DG: What skills do you hope that students take away from your class? Maybe the high-end student and the low-end student who are engaged.
DR: Well, I hope they all get interested in reading. A lot of them already are interested in reading, the college ones. But it brings them to a higher level of aesthetic appreciation. You know, literary analysis and being able to think and write about literature in a more sophisticated way, and then being able to go to college to be ready to do that more quickly than the regular high school graduate. Then, for the other ones, like in the 10th grade Humanities, to get them ready for AP English or College in the Schools or something, but they can raise their critical reading and analysis level and writing about literature, and also getting them to think about words, vocabulary words they choose when they write – the importance of language in their lives and their school. And some skills – some grammatical things, but I don’t do a lot of grammatical work. I think reading and writing is better preparation in developing grammar than doing grammar worksheets. And also, just to foster a positive learning experience that would carry over into other situations.
DG: Thanks for taking the time to have this discussion, David. You’ve covered a lot of territory here.
I feel that my beliefs about the value of teaching English/Language Arts in schools fall in line with David Rathbun’s feelings, as does my belief that students want to be empowered and treated with respect in all their classrooms. I feel privileged to be working with him as I begin the student teaching experience this March, 2008. In relation to Wiggins and McTighe’s six facets of understanding, I feel that Mr. Rathbun would agree that all of these points are important to consider as a teacher, but I’m sure he would recognize other (less tangible, possibly) facets to consider, as well. His comments on the validity of studying any textual work in a language arts course seems to relates the “All the Worlds that Fit" argument by Rudy J. Miera in Zancanella’s text Dripping with Literacy, a Jazz-Fueled Road Trip, a Place to Breathe.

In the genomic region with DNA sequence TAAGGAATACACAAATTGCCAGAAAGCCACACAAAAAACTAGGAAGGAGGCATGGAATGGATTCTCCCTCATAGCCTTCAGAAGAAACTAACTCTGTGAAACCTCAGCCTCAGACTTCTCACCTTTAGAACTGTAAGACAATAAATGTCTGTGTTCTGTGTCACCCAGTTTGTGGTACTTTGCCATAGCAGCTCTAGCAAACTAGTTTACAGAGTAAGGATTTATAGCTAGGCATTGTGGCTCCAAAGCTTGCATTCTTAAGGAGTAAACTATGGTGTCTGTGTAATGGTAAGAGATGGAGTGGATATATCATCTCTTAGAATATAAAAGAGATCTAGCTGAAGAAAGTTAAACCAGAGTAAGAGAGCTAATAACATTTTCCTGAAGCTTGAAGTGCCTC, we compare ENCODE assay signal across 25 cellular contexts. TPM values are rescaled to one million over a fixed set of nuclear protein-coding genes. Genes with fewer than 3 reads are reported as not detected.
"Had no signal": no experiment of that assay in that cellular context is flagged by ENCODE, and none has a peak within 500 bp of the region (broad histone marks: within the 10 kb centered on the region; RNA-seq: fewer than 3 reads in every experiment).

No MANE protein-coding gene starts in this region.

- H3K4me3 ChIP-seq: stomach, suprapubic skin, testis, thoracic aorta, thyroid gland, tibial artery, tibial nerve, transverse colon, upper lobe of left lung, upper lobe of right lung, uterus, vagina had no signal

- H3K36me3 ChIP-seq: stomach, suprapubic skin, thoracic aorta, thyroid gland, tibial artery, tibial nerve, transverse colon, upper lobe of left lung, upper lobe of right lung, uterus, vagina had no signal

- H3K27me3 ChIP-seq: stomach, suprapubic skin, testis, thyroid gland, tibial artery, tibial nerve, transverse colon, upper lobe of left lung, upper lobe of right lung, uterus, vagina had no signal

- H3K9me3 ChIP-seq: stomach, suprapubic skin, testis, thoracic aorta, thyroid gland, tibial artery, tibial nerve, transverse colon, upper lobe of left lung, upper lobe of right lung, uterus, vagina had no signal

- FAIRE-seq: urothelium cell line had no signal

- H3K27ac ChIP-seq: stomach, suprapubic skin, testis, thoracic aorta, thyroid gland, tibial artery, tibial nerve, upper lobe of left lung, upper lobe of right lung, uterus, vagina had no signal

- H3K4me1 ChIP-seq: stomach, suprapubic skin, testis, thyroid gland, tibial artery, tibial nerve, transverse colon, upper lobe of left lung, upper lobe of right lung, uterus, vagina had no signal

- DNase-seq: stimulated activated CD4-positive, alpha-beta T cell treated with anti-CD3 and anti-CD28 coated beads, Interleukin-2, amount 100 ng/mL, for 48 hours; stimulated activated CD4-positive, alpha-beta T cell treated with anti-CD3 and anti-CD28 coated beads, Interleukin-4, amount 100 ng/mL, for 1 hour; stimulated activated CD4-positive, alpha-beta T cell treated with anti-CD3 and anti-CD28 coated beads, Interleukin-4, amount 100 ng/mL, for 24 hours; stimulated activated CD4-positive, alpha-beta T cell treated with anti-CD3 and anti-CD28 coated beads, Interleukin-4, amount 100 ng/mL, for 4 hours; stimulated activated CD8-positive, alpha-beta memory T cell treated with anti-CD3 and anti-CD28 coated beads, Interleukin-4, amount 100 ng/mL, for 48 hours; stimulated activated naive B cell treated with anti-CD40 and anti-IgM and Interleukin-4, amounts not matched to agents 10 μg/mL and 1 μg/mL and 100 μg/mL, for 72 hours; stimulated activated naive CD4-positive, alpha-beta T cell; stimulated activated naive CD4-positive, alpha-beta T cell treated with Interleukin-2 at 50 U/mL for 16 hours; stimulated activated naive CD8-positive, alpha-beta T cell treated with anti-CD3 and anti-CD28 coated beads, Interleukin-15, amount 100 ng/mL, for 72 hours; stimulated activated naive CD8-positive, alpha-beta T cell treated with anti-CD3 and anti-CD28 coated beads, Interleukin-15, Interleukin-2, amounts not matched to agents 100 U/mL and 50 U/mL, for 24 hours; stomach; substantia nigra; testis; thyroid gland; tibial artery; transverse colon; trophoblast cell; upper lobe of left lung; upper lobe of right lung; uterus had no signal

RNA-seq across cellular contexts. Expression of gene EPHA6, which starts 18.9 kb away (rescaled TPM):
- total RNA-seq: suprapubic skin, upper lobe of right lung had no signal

I wouldn’t say that Rathbun’s comments caused me to rethink my own beliefs. I recognize that his thoughts are his own, and while I intend to consider his perspective as a teacher, I feel the need to authenticate my own instruction with my own core positions. Again, I feel that many of his thoughts are in line with my own in many ways. After working with students from other cultures in ESL studies, I also cannot help but feel a certain amount of impatience with “typical" American high school students, at times. His claim that he doesn’t treat special education students any differently than others may be slightly misleading, but he makes a good point in stating that they [special education students, as well as all other students] have to be willing to make some effort before he meets them (halfway, if need be).